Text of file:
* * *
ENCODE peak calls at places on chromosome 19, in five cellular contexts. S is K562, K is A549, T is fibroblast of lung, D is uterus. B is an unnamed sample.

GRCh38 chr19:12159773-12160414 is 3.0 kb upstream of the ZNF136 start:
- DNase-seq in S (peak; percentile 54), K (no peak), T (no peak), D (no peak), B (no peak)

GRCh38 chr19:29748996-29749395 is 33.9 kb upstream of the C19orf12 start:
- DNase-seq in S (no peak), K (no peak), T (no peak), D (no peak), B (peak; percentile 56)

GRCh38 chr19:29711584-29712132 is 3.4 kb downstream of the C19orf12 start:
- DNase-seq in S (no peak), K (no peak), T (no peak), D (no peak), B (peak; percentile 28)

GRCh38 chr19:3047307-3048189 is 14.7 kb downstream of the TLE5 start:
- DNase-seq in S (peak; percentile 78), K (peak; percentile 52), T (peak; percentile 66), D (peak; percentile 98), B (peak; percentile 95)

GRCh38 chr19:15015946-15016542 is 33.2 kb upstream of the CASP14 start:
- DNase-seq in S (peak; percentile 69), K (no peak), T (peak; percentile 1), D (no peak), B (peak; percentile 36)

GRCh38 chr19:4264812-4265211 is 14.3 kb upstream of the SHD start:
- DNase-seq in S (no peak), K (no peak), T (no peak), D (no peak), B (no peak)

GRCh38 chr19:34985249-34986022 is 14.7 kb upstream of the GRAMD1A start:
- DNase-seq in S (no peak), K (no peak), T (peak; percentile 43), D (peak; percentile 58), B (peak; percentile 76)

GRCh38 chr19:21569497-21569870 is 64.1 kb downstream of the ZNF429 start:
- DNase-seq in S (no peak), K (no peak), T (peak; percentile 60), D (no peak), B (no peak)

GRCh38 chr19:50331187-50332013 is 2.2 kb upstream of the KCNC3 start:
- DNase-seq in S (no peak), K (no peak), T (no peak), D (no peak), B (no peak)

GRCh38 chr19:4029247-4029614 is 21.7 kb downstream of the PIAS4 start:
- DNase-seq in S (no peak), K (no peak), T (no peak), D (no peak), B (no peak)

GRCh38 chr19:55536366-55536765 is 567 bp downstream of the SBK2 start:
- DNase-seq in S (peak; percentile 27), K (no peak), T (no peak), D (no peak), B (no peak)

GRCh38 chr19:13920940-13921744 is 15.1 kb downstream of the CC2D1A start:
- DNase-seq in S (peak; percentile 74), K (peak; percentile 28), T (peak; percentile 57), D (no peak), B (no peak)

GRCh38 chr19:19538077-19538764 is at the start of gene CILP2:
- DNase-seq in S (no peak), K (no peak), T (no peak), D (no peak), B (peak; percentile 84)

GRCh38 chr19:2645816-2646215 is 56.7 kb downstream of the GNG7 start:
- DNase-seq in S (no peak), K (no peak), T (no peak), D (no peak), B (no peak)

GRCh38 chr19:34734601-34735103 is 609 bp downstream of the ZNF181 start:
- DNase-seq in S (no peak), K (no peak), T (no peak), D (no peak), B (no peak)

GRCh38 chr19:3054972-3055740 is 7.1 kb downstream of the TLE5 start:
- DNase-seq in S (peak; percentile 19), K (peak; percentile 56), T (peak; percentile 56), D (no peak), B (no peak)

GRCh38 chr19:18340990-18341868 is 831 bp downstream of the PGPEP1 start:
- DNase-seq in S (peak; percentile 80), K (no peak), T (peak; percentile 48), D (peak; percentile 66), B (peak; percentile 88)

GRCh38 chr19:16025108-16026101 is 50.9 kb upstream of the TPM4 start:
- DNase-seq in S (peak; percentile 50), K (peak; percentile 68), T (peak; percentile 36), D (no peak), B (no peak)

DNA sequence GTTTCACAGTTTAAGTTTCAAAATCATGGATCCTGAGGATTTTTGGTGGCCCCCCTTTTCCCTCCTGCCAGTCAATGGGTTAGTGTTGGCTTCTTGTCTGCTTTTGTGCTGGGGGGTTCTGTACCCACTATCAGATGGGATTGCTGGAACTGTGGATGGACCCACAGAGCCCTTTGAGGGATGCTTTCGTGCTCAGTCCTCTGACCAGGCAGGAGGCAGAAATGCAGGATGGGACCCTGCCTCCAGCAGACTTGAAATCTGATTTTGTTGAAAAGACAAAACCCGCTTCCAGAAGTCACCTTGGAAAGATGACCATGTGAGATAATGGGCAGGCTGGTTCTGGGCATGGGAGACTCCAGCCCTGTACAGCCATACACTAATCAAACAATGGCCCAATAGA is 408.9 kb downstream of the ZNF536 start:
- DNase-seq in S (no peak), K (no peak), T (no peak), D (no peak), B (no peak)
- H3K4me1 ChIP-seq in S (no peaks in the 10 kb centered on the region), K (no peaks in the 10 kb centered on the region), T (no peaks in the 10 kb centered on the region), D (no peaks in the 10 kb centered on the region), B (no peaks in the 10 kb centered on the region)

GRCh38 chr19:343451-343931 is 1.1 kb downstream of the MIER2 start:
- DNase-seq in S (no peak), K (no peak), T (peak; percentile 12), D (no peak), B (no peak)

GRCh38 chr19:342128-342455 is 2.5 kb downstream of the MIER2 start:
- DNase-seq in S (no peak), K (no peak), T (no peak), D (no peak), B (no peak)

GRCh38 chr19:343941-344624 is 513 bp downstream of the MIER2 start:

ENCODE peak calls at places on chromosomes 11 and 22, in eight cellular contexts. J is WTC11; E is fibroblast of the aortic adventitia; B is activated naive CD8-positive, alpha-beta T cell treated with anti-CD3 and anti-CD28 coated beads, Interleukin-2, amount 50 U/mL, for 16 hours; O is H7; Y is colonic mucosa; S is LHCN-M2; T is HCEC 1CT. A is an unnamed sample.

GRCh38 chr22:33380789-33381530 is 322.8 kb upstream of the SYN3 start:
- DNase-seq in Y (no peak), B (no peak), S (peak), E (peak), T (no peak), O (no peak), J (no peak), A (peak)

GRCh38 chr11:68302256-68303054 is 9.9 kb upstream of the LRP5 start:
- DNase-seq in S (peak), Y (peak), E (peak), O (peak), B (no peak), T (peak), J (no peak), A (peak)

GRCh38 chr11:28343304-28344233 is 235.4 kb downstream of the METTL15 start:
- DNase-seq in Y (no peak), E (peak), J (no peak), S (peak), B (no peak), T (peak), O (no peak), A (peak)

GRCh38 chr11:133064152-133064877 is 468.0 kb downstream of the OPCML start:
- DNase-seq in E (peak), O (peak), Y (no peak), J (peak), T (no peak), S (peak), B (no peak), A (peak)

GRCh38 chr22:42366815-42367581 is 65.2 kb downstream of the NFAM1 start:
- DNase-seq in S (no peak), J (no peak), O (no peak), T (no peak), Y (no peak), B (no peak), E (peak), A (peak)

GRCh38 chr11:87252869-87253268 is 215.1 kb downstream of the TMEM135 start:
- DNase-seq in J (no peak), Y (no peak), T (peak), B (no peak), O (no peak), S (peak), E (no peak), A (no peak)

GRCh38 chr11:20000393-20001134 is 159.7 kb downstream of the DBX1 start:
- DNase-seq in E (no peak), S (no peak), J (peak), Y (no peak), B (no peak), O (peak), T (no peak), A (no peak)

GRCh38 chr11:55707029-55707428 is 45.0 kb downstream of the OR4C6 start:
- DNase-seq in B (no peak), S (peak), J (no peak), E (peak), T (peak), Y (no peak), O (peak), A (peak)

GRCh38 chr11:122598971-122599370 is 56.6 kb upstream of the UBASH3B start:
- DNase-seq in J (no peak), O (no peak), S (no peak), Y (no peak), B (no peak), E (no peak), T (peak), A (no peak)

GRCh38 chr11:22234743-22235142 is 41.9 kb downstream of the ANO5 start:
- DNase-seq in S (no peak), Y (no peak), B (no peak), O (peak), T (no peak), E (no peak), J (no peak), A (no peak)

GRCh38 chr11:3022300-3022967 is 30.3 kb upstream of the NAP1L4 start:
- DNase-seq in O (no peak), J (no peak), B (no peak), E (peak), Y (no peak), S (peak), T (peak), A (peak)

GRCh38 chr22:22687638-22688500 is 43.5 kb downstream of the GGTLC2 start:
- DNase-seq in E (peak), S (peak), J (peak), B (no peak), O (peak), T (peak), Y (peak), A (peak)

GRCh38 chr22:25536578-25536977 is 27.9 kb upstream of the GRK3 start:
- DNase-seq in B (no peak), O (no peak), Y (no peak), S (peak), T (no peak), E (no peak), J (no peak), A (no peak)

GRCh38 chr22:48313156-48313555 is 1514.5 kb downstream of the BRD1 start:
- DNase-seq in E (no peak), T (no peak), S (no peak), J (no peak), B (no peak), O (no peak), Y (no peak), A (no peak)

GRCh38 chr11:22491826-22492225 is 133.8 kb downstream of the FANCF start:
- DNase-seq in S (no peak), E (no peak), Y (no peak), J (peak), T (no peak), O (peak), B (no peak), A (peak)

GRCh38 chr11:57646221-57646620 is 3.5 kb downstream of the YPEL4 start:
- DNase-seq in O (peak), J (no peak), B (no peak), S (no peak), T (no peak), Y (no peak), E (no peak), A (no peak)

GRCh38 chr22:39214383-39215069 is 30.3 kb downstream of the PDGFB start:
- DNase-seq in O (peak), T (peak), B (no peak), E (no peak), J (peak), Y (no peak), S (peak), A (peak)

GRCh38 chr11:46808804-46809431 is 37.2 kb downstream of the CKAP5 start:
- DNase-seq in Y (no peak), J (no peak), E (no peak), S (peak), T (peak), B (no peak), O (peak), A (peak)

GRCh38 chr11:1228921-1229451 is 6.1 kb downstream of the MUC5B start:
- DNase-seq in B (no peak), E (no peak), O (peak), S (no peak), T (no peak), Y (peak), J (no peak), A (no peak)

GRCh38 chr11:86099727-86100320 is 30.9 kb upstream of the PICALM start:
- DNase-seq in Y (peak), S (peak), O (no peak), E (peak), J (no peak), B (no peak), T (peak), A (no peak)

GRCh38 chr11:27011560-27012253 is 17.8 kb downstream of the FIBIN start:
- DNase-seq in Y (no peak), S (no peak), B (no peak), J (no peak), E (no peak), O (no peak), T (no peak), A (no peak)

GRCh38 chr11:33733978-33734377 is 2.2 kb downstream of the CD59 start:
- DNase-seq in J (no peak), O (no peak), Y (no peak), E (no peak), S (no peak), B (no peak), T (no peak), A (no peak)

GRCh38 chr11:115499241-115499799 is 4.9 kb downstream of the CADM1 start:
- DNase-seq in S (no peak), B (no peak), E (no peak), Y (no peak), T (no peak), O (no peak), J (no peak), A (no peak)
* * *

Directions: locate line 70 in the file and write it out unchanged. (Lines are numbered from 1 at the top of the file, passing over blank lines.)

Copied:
- DNase-seq in E (peak), S (peak), J (peak), B (no peak), O (peak), T (peak), Y (peak), A (peak)